It ended badly between them, spurring her to write Lucrezia Florioni in which the villain is a dead ringer for Chopin. He would die two years later at the age of 39, still a prolific composer. In fact, his last posthumous publication was “Devil’s Trill” in 2001.

The couple were painted by their mutual friend, artist Eugène Delacroix. It hung in Delacroix’s studio until his death. His estate curator split the portrait in half in the belief that two paintings would sell better than one.

And so they are now forever separated. Sand’s half hangs in the Ordruppgaard Museum in Copenhagen.  Chopin’s half is in the Louvre.

 

I wanted to bring them back together. To imagine the heady frangrance of her cigar smoke, the uncertain touch of piano keys, the sweetness. So I wrote this:

Poor Fred

It is too much sometimes in the nocturne,
Too personal. She
Lies beneath his piano in her own
World. Making her own
Wanton heroes and villains. Unaware,
Untouchable and
Unbearably close. So he sits above
Her banging on his
Instrument. He lets his hand find their own deft caress.
Body rigid, his
Heart beats secrets into the stricken keys.
White keys are pearl planes
Of her body, her skeleton, the curve
Of her neck when she
Dozes, arc of her hip when she dances.
Black keys are the blaze
Of her eyes, the dark of her lashes. Her
Fathomless, boundless
Imagination where he cannot quite
Follow, the endless
Sorrow he can never quite possess her.
Major chords are tight
Clear resonant words. Her lovely words drive
Him, her willing arms.
Encircling
him, her laughter and sly wit.
Minor chords are deep
Violent, frustrated echoes, swallowed by
Her written page, her
Beautiful naked peach shell body just
Out of his reach. Her mind and
Spirit utterly lost in the world of
Her own dark scribbling.
7th chords are maybes…
9th chords are what-ifs…
The Nocturne is now–tonight–here–with her.
Inches apart with
The world between them. The same music and love
Will survive them both…
When Lucrezia Florioni is
Written and he has
Become her villain. When hisPreludes
have become interludes,
And he has abandoned her. When they fade
To shadow and dust.
For ev’ry lover in divine passion,
Suspended between
Desire and art, between true love and its
Pale written ghost, on
The sheerest edge of desolation, in
His dying heartbreak
Transgression of shattering her perfect
Reverie to Live
The romance she writes,
To break her dream and take her beyond pages,
Beyond her story,
To his aching bed and into history.

Poetry: The Decade of Impossible Love Between Frederic Chopin & George Sand

Celebrity couplings and breakups are fame fodder in the modern world. But in the early 1800’s it was not so common. Chopin the composer and Sand (writer Amantin Lucille Dupin who found it easier to publish under the male name George) shared nearly ten years of passion, creativity and connection.  The story goes that she would lie naked under his piano, smoking cigars and scribbling away while he composed his nocturnes.

It ended badly between them, spurring her to write Lucrezia Florioni in which the villain is a dead ringer for Chopin. He would die two years later at the age of 39, still a prolific composer. In fact, his last posthumous publication was “Devil’s Trill” in 2001.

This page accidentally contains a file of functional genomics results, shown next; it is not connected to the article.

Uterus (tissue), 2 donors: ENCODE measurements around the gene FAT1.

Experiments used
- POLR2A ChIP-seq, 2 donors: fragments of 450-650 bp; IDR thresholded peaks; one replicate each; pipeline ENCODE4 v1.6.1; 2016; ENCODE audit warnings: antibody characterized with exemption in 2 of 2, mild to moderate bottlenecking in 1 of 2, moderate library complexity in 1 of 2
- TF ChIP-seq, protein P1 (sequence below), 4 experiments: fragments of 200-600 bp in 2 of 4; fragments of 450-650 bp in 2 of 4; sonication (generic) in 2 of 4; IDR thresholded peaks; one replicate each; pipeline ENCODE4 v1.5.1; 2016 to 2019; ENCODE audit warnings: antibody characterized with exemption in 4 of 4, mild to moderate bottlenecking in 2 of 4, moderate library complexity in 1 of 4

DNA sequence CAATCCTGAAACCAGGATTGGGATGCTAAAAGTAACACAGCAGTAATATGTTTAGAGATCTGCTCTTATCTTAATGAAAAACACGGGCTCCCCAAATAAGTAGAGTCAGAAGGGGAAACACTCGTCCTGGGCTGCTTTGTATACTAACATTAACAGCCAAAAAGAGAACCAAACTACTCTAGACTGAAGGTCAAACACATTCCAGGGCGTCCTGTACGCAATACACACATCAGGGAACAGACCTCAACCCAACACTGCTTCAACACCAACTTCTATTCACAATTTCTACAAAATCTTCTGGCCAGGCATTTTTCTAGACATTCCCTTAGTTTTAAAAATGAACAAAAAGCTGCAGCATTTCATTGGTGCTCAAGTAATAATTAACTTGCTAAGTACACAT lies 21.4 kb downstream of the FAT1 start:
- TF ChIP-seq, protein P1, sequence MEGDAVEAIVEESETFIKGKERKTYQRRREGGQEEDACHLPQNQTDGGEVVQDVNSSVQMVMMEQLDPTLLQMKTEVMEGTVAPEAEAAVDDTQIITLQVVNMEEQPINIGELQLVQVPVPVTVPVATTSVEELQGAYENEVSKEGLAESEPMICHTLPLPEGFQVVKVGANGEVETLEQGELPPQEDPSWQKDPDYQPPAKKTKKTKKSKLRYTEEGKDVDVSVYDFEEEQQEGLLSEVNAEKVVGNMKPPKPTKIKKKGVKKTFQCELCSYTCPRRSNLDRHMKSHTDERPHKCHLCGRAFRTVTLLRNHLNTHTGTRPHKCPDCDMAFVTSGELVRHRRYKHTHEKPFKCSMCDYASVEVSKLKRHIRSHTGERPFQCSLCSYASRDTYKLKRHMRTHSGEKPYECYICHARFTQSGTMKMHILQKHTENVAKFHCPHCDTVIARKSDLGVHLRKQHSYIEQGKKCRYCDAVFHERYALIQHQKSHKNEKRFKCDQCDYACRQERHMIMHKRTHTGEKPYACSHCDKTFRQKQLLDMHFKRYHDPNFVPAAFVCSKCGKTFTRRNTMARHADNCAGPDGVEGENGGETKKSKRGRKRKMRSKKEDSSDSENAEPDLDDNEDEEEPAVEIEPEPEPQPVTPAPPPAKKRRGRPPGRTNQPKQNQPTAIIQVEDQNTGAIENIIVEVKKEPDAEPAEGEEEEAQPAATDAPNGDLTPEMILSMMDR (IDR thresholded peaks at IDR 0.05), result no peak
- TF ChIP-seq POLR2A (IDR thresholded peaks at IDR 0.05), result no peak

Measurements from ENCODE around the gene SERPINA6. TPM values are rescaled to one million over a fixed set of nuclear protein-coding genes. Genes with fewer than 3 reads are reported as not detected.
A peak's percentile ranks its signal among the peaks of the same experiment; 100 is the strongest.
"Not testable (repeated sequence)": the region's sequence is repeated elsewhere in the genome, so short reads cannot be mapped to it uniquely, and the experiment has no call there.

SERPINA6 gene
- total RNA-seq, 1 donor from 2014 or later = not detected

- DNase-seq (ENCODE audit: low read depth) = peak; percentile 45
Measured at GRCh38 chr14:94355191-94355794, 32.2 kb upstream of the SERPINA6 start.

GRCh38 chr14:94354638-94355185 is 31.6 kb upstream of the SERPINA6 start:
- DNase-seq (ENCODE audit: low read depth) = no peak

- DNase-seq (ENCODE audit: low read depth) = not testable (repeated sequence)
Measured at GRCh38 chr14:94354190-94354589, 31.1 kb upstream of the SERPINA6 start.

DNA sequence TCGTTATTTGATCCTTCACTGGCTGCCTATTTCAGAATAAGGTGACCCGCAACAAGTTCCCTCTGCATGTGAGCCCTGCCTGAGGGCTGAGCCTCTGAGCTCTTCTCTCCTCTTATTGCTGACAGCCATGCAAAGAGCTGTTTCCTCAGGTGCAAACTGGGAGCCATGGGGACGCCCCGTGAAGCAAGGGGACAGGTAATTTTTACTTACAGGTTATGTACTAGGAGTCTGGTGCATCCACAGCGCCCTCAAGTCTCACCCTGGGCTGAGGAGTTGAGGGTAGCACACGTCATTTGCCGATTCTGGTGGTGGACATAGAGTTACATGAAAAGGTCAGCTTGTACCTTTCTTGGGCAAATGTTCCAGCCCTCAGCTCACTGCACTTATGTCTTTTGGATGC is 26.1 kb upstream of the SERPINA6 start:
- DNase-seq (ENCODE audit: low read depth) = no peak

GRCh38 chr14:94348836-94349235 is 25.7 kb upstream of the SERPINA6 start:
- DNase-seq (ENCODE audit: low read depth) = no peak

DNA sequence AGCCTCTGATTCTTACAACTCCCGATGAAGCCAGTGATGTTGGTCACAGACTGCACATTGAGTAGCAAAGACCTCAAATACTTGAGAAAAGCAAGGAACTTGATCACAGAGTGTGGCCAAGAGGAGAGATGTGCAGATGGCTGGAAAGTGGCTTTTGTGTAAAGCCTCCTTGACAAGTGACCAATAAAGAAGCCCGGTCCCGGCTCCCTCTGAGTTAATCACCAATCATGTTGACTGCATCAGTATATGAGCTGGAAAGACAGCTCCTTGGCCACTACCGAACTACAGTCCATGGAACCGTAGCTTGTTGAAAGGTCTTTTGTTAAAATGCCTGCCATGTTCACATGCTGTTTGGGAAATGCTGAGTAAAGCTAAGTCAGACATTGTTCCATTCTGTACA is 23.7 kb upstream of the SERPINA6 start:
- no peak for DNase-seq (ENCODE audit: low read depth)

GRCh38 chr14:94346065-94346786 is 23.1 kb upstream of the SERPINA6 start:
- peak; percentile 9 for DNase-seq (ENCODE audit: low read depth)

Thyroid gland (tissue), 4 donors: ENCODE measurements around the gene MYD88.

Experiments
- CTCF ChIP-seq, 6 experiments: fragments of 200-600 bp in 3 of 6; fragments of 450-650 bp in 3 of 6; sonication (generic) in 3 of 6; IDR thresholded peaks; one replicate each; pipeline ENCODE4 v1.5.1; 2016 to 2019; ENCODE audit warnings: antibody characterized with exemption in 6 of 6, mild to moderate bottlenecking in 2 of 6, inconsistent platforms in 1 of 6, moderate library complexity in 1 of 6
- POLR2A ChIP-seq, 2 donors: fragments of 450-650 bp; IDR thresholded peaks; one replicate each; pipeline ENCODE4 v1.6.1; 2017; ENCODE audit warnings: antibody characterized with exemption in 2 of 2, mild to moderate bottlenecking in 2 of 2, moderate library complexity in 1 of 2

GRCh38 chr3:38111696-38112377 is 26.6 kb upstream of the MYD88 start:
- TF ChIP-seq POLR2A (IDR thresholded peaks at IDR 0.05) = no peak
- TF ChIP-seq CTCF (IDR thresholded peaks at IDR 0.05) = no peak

The couple were painted by their mutual friend, artist Eugène Delacroix. It hung in Delacroix’s studio until his death. His estate curator split the portrait in half in the belief that two paintings would sell better than one.

And so they are now forever separated. Sand’s half hangs in the Ordruppgaard Museum in Copenhagen.  Chopin’s half is in the Louvre.

 

I wanted to bring them back together. To imagine the heady frangrance of her cigar smoke, the uncertain touch of piano keys, the sweetness. So I wrote this:

Poor Fred

It is too much sometimes in the nocturne,
Too personal. She
Lies beneath his piano in her own
World. Making her own
Wanton heroes and villains. Unaware,
Untouchable and
Unbearably close. So he sits above
Her banging on his
Instrument. He lets his hand find their own deft caress.
Body rigid, his
Heart beats secrets into the stricken keys.
White keys are pearl planes
Of her body, her skeleton, the curve
Of her neck when she
Dozes, arc of her hip when she dances.
Black keys are the blaze
Of her eyes, the dark of her lashes. Her
Fathomless, boundless
Imagination where he cannot quite
Follow, the endless
Sorrow he can never quite possess her.
Major chords are tight
Clear resonant words. Her lovely words drive
Him, her willing arms.
Encircling
him, her laughter and sly wit.
Minor chords are deep
Violent, frustrated echoes, swallowed by
Her written page, her
Beautiful naked peach shell body just
Out of his reach. Her mind and
Spirit utterly lost in the world of
Her own dark scribbling.
7th chords are maybes…
9th chords are what-ifs…
The Nocturne is now–tonight–here–with her.
Inches apart with
The world between them. The same music and love
Will survive them both…
When Lucrezia Florioni is
Written and he has
Become her villain. When hisPreludes
have become interludes,
And he has abandoned her. When they fade
To shadow and dust.
For ev’ry lover in divine passion,
Suspended between
Desire and art, between true love and its
Pale written ghost, on
The sheerest edge of desolation, in
His dying heartbreak
Transgression of shattering her perfect
Reverie to Live
The romance she writes,
To break her dream and take her beyond pages,
Beyond her story,
To his aching bed and into history.